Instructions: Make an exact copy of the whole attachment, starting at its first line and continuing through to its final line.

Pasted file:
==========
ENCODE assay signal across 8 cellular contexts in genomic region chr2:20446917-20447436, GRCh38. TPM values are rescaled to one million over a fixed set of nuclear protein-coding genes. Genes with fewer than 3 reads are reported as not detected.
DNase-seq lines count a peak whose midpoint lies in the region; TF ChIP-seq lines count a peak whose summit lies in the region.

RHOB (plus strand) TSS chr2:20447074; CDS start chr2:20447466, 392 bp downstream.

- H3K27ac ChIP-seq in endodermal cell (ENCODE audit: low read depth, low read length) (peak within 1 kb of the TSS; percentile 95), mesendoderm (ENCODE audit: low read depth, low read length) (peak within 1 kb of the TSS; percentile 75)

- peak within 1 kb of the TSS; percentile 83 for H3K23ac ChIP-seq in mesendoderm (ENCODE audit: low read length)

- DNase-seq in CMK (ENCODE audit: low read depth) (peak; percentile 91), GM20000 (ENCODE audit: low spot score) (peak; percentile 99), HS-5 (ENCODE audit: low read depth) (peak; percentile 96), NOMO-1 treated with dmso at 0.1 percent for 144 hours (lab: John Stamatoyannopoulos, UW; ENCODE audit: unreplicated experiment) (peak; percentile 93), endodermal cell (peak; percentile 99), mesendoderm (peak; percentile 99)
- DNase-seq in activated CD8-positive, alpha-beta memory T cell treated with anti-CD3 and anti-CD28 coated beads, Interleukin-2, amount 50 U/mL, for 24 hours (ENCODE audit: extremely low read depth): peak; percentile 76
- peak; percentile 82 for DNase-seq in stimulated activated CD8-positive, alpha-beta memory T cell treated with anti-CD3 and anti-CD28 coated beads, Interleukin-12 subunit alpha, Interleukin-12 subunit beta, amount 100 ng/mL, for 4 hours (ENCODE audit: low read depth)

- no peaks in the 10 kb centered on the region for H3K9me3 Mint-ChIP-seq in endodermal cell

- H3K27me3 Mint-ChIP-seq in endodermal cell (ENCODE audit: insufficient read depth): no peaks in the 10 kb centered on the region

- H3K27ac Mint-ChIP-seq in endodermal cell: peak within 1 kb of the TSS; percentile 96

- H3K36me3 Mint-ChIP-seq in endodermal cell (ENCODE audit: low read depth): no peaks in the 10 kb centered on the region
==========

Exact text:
ENCODE assay signal across 8 cellular contexts in genomic region chr2:20446917-20447436, GRCh38. TPM values are rescaled to one million over a fixed set of nuclear protein-coding genes. Genes with fewer than 3 reads are reported as not detected.
DNase-seq lines count a peak whose midpoint lies in the region; TF ChIP-seq lines count a peak whose summit lies in the region.

RHOB (plus strand) TSS chr2:20447074; CDS start chr2:20447466, 392 bp downstream.

- H3K27ac ChIP-seq in endodermal cell (ENCODE audit: low read depth, low read length) (peak within 1 kb of the TSS; percentile 95), mesendoderm (ENCODE audit: low read depth, low read length) (peak within 1 kb of the TSS; percentile 75)

- peak within 1 kb of the TSS; percentile 83 for H3K23ac ChIP-seq in mesendoderm (ENCODE audit: low read length)

- DNase-seq in CMK (ENCODE audit: low read depth) (peak; percentile 91), GM20000 (ENCODE audit: low spot score) (peak; percentile 99), HS-5 (ENCODE audit: low read depth) (peak; percentile 96), NOMO-1 treated with dmso at 0.1 percent for 144 hours (lab: John Stamatoyannopoulos, UW; ENCODE audit: unreplicated experiment) (peak; percentile 93), endodermal cell (peak; percentile 99), mesendoderm (peak; percentile 99)
- DNase-seq in activated CD8-positive, alpha-beta memory T cell treated with anti-CD3 and anti-CD28 coated beads, Interleukin-2, amount 50 U/mL, for 24 hours (ENCODE audit: extremely low read depth): peak; percentile 76
- peak; percentile 82 for DNase-seq in stimulated activated CD8-positive, alpha-beta memory T cell treated with anti-CD3 and anti-CD28 coated beads, Interleukin-12 subunit alpha, Interleukin-12 subunit beta, amount 100 ng/mL, for 4 hours (ENCODE audit: low read depth)

- no peaks in the 10 kb centered on the region for H3K9me3 Mint-ChIP-seq in endodermal cell

- H3K27me3 Mint-ChIP-seq in endodermal cell (ENCODE audit: insufficient read depth): no peaks in the 10 kb centered on the region

- H3K27ac Mint-ChIP-seq in endodermal cell: peak within 1 kb of the TSS; percentile 96

- H3K36me3 Mint-ChIP-seq in endodermal cell (ENCODE audit: low read depth): no peaks in the 10 kb centered on the region